I love how technology can make tasks easier, more productive, and motivating but to get to that end requires some set up time, patience, and time to allow the students to get used to learning in this way.

Word Magnets

I have been teaching in a computer lab for the last seven years and threw most of my “make and take” type stuff away. Recently I wished I still had those strips of words that could be manipulated around on a magnet board. I wanted students to rearrange words in a sentence to better understand the parts of speech. I even bought some magnet tape and  foam letters.

About that time Candace Shively, in her weekly update at TeachersFirst, reviewed “Word Magnets.” I quickly accessed the site and was amazed with how easy they were to use and exactly what I needed. The bag of craft supplies will remain in the closet.

Word Magnets is just that; an electronic version of the magnets that kids play with on the refrigerator. For my initial foray into using them, I had the students create sentences with various types of dependent clauses. They immediately got to work and came up with very good examples of whatever I asked. The ease of use (vs boring paper and pencil) seem to motivate. I could quickly monitor as I walked around and drag, remove or insert to make corrections.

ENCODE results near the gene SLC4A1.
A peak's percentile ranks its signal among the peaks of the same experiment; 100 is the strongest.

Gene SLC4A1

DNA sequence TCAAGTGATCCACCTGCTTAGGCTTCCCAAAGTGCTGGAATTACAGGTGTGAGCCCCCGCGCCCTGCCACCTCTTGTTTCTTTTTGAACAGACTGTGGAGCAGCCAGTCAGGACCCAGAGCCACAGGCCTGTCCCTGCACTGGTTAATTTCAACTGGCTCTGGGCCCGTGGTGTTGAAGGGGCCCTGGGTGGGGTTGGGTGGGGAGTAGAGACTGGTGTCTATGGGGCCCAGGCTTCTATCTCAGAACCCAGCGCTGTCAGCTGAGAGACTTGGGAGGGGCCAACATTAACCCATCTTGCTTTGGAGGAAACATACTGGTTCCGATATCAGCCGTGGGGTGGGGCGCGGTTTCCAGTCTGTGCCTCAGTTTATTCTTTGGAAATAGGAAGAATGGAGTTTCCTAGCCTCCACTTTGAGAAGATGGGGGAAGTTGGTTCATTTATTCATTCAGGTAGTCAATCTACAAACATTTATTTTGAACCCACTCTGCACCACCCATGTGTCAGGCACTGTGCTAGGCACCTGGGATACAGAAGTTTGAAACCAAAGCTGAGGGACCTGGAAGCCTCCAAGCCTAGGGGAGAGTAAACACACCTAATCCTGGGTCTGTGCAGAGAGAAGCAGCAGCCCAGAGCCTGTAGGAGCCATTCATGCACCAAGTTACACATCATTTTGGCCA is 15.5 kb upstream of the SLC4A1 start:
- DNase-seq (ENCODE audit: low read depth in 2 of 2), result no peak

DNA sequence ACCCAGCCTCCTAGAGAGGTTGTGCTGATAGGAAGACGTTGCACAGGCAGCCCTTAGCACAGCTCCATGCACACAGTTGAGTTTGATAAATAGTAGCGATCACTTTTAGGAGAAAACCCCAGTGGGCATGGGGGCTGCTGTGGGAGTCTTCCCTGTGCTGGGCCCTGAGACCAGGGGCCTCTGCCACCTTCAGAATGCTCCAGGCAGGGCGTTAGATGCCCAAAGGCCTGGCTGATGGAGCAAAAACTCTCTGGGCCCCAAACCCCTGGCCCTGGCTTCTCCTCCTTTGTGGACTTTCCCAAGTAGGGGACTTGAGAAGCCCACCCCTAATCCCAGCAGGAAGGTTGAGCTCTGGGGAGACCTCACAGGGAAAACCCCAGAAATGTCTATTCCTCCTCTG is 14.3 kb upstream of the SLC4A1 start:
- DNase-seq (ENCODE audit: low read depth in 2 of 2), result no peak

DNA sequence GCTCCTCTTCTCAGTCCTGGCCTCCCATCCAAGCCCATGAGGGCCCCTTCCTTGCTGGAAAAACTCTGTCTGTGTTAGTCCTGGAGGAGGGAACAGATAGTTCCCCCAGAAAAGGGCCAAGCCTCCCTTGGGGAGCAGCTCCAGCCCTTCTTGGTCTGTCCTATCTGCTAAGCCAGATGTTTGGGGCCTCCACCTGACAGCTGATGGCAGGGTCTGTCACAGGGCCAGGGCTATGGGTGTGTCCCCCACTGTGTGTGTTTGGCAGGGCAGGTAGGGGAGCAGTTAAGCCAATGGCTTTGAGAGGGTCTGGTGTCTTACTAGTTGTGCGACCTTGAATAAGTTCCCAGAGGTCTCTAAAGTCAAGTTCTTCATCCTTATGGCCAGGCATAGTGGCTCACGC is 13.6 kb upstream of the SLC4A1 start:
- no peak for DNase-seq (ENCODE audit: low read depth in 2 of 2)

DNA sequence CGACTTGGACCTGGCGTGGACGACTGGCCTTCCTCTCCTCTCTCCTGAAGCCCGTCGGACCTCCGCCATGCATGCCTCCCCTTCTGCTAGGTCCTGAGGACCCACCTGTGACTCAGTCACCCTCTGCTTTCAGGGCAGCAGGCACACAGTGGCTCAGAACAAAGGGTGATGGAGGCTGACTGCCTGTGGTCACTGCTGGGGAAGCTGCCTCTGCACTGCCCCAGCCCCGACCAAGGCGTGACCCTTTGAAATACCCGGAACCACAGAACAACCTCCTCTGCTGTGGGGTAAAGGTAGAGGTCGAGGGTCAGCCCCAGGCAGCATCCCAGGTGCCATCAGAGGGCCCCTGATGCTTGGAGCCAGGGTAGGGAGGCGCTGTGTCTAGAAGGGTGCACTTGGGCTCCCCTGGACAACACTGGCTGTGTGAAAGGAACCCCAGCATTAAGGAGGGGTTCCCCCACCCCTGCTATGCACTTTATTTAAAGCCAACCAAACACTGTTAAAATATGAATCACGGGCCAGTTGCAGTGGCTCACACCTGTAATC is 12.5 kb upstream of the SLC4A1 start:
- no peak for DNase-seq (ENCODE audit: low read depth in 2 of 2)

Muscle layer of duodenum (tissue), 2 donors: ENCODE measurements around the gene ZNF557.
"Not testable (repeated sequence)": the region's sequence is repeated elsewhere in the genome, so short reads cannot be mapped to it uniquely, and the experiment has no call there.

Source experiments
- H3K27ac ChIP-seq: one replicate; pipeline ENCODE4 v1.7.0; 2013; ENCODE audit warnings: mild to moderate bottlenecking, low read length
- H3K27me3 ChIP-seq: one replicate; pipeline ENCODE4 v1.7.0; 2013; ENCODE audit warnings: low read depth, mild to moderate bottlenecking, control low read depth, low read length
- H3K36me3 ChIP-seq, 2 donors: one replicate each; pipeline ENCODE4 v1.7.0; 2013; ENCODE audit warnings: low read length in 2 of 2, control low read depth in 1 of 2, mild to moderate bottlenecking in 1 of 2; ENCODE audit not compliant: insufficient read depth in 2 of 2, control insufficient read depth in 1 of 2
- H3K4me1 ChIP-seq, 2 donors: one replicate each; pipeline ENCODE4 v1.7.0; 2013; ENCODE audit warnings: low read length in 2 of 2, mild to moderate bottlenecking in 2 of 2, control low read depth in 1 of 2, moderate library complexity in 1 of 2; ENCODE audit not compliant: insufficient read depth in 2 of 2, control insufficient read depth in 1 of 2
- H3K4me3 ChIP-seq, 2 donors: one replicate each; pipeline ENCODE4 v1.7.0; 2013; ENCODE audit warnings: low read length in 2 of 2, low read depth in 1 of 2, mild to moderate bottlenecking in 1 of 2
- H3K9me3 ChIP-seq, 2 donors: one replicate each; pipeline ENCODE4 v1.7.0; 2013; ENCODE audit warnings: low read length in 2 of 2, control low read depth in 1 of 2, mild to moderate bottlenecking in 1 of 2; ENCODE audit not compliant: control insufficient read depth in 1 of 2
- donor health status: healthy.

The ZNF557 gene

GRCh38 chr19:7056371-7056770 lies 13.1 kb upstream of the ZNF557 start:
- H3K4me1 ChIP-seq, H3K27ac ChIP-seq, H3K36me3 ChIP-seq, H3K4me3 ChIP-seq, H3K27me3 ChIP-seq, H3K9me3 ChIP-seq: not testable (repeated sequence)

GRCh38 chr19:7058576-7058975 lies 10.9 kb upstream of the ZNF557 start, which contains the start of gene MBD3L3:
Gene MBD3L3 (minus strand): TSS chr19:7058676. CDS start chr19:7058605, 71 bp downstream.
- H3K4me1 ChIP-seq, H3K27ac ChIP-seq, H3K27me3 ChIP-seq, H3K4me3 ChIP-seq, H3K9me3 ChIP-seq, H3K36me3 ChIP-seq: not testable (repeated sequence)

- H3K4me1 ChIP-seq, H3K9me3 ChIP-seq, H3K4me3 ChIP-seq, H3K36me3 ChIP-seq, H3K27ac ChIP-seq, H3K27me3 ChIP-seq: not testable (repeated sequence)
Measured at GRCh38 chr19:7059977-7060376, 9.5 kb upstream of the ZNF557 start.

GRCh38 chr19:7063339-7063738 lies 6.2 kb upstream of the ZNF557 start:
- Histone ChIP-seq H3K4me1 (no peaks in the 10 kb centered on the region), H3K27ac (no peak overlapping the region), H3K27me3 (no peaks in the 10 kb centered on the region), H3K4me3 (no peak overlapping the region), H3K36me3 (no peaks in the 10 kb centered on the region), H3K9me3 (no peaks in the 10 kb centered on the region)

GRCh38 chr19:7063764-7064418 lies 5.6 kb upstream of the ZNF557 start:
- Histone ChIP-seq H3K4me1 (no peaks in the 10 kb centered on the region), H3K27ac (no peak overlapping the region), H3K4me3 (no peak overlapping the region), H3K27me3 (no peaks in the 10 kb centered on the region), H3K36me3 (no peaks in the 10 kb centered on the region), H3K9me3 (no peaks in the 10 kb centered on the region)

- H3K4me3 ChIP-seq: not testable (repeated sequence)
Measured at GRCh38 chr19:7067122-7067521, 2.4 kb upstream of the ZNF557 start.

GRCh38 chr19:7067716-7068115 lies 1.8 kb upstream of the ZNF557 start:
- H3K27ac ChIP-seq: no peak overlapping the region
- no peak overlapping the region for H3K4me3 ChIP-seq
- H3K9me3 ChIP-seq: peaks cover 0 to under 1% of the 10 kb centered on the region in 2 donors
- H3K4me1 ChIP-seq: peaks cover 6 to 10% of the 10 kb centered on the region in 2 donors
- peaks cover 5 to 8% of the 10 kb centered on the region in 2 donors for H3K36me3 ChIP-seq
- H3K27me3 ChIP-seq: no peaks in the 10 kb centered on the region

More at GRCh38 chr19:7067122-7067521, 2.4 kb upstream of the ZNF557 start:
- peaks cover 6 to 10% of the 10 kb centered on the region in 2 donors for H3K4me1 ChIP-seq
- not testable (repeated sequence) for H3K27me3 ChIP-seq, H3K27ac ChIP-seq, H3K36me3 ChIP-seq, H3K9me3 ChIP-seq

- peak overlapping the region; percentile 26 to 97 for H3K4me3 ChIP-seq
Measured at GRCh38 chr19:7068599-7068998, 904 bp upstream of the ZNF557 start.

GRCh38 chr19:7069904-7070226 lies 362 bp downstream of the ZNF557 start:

Some problems did occur. Occasionally a computer froze up. Later in the day many more did. Refreshing the site corrected the problem but the student was dismayed if a large amount of work was deleted. We found that on Macs that Firefox worked better than Safari. Initially I had the students write each word of the sentence as a single magnet but later found that clauses worked better with coordinating conjunctions being separate magnets. You might want to think about your lesson and then decide what set up works best.

I guess I get excited about the simplest things but I believe that technology’s first benefit is “better and faster” and that is what Word Magnets does. I look forward to better ways to use this tool.

Flip Video Cameras

I first saw the Flip Video Camera on Oprah and thought what an amazing gift for the husband. He quickly upgraded to an HD version and I inherited the original. I began to think about how I could use this in the classroom????

First things first, I really don’t want the students using my camera so what can I do for them. At $150 I can’t buy them for the classroom so I purchased  two Jazz Cams instead (about $35.00). Not nearly as good as a Flip but doable.

I have made “YouTube” type videos of skits, sketches and other visually-based activities. The students really enjoy the immediacy of seeing themselves and being able to critique the work. What about student use? So far I have had the students create videos that help to learn a particular standard. For example, a group of students filmed an ad that “sold” the importance of setting as a literary elements. Motivating – you bet BUT how to get the students to focus on content and less on the filming and editing? I don’t know.

I thought by watching me quickly film and then upload the presentation that it would set an example. Unfortunately not; the camera itself becomes the center of learning rather than what is being filmed. Could the answer lie in multiple experiences? When the novelty of it all wears off, then will time and efforts be spent on the standard?? Only time will tell I suppose.